Adapting a book as beloved as F. Scott Fitzgerald’s The Great Gatsby is an unenviable task for any director, so I have to hand it to Baz Luhrmann, a filmmaker renowned (or notorious, depending on who you ask) for his visual pizzazz. The man takes on the challenge with zeal, and his adaptation positively throbs with wild enthusiasm for both the setting of 1920s America and the story of a mysterious billionaire struggling to win back the love of his life.
The 1920s were not a time of great subtlety or moderation, which is good, because Luhrmann’s adaptation has neither. It’s a lurid, gaudy roller coaster of a film, at least for the first half, bringing to life Gatsby’s parties with the razzle-dazzle and acrobatic aptitude of a Cirque du Soleil performance. Awe-inspiring fireworks displays, streamers twisting and sparkling as they fall through the air, bubbling liquor as seductive as Greek gods’ nectar, all of it is visually magnificent. However, those scenes also never quite escape superficiality; any deeper exploration of the time’s loose morals and frenetic energy never truly materializes.
That skin-deep trait is indicative of the film as a whole; as visually overwhelming as it is, Fitzgerald’s story is unfortunately left on the back-burner. Upsettingly, the author’s gorgeous prose is consistently cut up and paraphrased by screenwriters who seem to lack respect for and understanding of the book’s thematic and cultural significance. And the script is missing chunks of the story, especially where narrator Nick Carraway is concerned. Luhrmann is ultimately so concerned with creating a visually splendid adaptation that he doesn’t trust the source material to speak for itself, and so his Gatsby falls short of the greatness it seems close to grasping at times, a bitter irony in light of the story he’s telling.
As the film progresses, it shifts from the garish party atmosphere to a darker, more intimate tale of adultery and betrayal as the characters collide in unexpected and ultimately tragic ways. Luhrmann flips a switch halfway through, and the sudden change is jarring. It’s as if he couldn’t decide which Gatsby to make – the decadent spectacle or the character-driven drama – and so he opted to make both. As a result, neither rings completely true in the finished product; the film is ultimately a beautiful but woefully inconsistent hybrid.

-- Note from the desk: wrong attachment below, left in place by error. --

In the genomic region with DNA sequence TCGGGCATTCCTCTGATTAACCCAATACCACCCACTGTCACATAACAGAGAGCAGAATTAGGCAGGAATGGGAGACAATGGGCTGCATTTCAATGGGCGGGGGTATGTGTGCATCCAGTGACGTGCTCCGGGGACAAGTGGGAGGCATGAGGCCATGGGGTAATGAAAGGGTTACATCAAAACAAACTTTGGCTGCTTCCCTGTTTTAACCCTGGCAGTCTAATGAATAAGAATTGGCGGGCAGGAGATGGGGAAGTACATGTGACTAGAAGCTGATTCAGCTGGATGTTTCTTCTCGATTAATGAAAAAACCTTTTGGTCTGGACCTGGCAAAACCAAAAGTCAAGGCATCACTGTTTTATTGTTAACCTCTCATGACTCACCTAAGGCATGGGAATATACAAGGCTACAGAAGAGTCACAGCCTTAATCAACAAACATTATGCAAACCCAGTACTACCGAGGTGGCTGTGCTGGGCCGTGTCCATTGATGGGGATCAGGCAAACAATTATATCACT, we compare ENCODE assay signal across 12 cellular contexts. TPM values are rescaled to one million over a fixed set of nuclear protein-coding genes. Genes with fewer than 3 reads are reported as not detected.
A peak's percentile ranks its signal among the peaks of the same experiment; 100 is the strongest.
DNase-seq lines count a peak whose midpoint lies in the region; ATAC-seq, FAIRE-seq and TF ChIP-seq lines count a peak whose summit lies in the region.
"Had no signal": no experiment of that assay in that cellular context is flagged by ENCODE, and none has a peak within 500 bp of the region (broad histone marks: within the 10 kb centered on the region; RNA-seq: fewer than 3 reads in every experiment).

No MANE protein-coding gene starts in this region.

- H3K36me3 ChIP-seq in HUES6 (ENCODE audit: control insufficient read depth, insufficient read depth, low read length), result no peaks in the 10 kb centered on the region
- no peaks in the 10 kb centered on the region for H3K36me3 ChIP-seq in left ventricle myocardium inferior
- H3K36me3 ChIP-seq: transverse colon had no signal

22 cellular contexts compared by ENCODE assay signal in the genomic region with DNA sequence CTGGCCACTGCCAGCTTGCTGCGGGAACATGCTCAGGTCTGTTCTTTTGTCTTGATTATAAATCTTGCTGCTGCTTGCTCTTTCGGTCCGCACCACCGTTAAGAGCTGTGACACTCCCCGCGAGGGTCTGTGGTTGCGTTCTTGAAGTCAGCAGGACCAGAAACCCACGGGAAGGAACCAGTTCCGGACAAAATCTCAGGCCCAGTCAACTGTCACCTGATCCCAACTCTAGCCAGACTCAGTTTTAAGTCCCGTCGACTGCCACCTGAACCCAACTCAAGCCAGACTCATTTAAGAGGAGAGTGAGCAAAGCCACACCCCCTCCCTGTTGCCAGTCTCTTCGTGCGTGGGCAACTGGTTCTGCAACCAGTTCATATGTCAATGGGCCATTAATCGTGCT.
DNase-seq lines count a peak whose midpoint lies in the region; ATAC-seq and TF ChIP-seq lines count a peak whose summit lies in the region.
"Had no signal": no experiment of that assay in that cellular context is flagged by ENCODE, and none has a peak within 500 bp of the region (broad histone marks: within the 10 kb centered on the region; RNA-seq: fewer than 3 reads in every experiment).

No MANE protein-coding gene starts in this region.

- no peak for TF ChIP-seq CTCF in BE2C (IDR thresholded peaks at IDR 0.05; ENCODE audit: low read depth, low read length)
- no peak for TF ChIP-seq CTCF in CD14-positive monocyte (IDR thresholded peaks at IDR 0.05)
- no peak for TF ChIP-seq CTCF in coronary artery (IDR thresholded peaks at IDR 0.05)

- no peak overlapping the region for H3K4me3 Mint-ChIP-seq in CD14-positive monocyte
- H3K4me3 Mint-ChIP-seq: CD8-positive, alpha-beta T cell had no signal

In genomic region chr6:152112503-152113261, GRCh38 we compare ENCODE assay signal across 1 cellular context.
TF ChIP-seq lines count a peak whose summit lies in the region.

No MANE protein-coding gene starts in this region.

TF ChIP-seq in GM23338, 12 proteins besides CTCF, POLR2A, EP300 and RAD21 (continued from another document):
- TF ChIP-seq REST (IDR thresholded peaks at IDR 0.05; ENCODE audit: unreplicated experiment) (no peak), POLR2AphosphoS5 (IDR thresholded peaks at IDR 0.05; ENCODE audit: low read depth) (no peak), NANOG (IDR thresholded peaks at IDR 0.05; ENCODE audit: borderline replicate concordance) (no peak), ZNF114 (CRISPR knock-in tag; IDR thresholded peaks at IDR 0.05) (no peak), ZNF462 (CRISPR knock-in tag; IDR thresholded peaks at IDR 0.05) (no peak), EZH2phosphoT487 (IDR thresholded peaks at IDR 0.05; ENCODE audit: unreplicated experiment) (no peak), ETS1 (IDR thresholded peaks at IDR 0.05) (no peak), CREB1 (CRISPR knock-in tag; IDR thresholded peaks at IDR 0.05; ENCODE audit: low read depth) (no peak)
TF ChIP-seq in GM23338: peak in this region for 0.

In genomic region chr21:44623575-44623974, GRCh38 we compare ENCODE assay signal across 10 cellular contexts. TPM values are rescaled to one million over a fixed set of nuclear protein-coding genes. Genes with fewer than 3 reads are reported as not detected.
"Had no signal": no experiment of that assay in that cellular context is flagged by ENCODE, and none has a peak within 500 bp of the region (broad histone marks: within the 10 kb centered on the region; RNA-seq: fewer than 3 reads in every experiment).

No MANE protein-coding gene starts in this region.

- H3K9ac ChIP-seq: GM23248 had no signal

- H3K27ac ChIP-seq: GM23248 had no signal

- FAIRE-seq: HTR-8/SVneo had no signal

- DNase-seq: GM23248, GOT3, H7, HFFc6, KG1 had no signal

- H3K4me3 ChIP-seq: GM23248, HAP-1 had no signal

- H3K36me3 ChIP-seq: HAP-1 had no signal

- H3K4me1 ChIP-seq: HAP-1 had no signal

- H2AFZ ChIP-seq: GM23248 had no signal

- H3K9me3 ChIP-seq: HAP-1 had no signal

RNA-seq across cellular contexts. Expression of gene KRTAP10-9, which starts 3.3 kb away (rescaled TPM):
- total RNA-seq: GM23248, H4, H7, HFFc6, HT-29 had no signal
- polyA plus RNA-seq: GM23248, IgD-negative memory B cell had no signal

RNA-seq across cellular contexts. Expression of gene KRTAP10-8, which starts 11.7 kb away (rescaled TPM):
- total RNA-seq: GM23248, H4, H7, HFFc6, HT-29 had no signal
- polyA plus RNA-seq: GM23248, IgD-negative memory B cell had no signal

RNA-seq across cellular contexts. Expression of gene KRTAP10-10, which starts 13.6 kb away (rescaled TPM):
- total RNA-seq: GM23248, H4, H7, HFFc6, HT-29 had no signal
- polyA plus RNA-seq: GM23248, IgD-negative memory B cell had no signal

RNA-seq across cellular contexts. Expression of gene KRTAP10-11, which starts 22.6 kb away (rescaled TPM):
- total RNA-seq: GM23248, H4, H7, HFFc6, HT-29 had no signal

What sustains Luhrmann’s overlong, overstuffed film are the performances of his all-star cast. Leonardo DiCaprio is pitch-perfect as the larger-than-life Gatsby, glowing with warm energy and charm. He sinks his teeth into every line with gusto, capturing the same vitality that Fitzgerald’s Gatsby symbolized to a generation. If Gatsby had hit theaters during awards season, I’d expect to be hearing DiCaprio’s name. He’s that good.
Carey Mulligan is also terrific as Daisy Buchanan, the “golden girl” representative of money’s corrupting power. To Gatsby, she’s the green light, the American Dream he’s fought for his entire life. Mulligan brings her to life as a delicate, quietly vacant socialite, alternately trapped by and hidden within her shallow, materialistic lifestyle. We understand why Gatsby would fight so hard to reclaim her, but we can also see in Mulligan’s performance how she has been tainted by the decade’s atmosphere. As Daisy, Mulligan is both alluring and quietly devastating.
Daisy’s brutish husband Tom is played excellently by Joel Edgerton, who toes the line between jockish arrogance and jovial nonchalance. His gruff, measured delivery does the character justice, never allowing Tom to cross the line into Bond villain territory. He’s a class-obsessed, suit-wearing sociopath, entertaining delusions of grandeur as he attempts to control the actions of everyone around him. Edgerton also excels by making him strangely sympathetic, a victim of his own social standing.
Finally, narrator Nick Carraway is humanized by Tobey Maguire, who plays him as an innocent taken in by the atmosphere of the times but ultimately disillusioned with it all. His evolution from wide-eyed wonderment to jaded disgust is fascinating to watch, and there’s something deeply sad and beautiful in Maguire’s performance.
The Great Gatsby‘s downfall is Luhrmann’s inability to bring his sumptuous visuals together with Fitzgerald’s story. By no means is it a failure, and the director’s flair for visuals brings the Roaring Twenties to life as a glorious smorgasbord for the senses. That visual panache, along with the actors, make the film well-worth seeing, but Luhrmann’s Gatsby isn’t the adaptation that Fitzgerald’s novel, with its weighty themes and big ideas, deserves. Instead, it’s the film that Gatsby himself would have made, as utterly gorgeous to look at as it is empty on the inside. B
Image Courtesy: Red Carpet Crash.